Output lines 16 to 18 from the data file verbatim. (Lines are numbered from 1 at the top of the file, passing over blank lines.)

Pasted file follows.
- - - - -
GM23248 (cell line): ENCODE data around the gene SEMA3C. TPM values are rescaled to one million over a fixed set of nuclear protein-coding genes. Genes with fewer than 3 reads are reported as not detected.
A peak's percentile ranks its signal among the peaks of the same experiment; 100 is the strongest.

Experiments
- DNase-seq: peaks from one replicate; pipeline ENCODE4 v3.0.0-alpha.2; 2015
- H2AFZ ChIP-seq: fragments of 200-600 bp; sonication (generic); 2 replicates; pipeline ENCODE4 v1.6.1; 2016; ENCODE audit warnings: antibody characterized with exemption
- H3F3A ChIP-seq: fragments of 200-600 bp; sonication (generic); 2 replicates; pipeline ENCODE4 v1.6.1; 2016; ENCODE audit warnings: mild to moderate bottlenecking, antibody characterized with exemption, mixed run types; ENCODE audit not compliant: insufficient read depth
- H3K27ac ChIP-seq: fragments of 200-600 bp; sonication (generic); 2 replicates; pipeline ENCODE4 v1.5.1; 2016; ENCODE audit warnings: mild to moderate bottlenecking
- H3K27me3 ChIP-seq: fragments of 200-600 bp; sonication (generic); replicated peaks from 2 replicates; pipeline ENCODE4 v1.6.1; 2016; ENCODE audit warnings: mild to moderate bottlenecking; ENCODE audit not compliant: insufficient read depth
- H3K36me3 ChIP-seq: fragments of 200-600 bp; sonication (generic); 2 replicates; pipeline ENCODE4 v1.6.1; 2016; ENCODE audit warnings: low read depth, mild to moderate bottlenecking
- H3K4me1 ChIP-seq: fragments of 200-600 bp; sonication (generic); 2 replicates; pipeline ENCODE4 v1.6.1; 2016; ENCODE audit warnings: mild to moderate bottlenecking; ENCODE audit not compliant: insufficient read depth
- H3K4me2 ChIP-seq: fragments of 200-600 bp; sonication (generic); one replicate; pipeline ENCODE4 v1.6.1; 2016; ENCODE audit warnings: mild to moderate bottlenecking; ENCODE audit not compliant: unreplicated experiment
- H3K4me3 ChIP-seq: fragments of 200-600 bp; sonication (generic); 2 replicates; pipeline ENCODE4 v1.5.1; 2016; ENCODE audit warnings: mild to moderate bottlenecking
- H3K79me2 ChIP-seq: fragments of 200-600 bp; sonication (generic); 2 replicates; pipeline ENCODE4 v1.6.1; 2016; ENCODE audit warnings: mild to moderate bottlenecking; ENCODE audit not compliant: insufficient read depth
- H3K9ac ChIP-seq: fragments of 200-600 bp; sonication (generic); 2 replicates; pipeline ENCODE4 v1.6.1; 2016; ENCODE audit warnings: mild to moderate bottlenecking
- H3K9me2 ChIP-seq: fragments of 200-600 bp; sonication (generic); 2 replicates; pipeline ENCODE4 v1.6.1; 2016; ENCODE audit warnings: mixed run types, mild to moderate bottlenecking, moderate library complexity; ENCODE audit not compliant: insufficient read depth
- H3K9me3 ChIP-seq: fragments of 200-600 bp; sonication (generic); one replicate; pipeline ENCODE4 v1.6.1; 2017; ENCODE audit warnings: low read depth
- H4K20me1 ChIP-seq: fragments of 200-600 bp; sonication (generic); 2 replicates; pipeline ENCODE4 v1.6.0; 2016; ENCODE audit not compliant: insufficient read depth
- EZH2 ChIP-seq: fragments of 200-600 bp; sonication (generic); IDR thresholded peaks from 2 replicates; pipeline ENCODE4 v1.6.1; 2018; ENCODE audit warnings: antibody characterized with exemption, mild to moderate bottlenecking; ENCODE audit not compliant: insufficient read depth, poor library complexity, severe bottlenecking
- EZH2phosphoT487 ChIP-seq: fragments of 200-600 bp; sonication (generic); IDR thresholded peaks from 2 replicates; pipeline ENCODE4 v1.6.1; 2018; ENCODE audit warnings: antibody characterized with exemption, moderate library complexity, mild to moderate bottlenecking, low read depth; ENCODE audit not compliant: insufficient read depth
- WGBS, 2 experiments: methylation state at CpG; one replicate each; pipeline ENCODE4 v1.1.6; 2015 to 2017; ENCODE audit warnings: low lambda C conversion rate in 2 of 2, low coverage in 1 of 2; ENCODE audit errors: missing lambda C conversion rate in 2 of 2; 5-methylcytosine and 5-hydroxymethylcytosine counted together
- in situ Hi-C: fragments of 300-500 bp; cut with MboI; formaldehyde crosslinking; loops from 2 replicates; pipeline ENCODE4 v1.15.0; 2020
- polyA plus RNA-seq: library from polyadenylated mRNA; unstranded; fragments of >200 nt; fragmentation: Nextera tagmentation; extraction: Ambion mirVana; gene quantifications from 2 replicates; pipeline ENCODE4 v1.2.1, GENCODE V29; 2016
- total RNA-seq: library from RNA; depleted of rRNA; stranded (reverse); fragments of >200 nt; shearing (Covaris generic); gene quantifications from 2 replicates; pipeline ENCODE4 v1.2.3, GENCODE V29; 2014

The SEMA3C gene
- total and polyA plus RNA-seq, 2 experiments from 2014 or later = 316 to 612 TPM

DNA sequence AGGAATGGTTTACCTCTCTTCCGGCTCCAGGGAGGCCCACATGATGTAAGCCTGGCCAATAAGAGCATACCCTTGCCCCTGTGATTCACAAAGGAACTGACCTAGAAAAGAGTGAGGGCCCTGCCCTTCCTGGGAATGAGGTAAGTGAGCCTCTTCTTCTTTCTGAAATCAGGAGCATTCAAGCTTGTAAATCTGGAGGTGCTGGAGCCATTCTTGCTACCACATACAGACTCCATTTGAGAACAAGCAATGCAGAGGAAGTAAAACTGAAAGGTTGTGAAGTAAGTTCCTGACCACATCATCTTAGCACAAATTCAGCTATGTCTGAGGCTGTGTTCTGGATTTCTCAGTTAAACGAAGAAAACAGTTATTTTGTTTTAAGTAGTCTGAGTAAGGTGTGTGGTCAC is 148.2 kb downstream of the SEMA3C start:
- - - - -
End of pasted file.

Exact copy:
- H3K9me3 ChIP-seq: fragments of 200-600 bp; sonication (generic); one replicate; pipeline ENCODE4 v1.6.1; 2017; ENCODE audit warnings: low read depth
- H4K20me1 ChIP-seq: fragments of 200-600 bp; sonication (generic); 2 replicates; pipeline ENCODE4 v1.6.0; 2016; ENCODE audit not compliant: insufficient read depth
- EZH2 ChIP-seq: fragments of 200-600 bp; sonication (generic); IDR thresholded peaks from 2 replicates; pipeline ENCODE4 v1.6.1; 2018; ENCODE audit warnings: antibody characterized with exemption, mild to moderate bottlenecking; ENCODE audit not compliant: insufficient read depth, poor library complexity, severe bottlenecking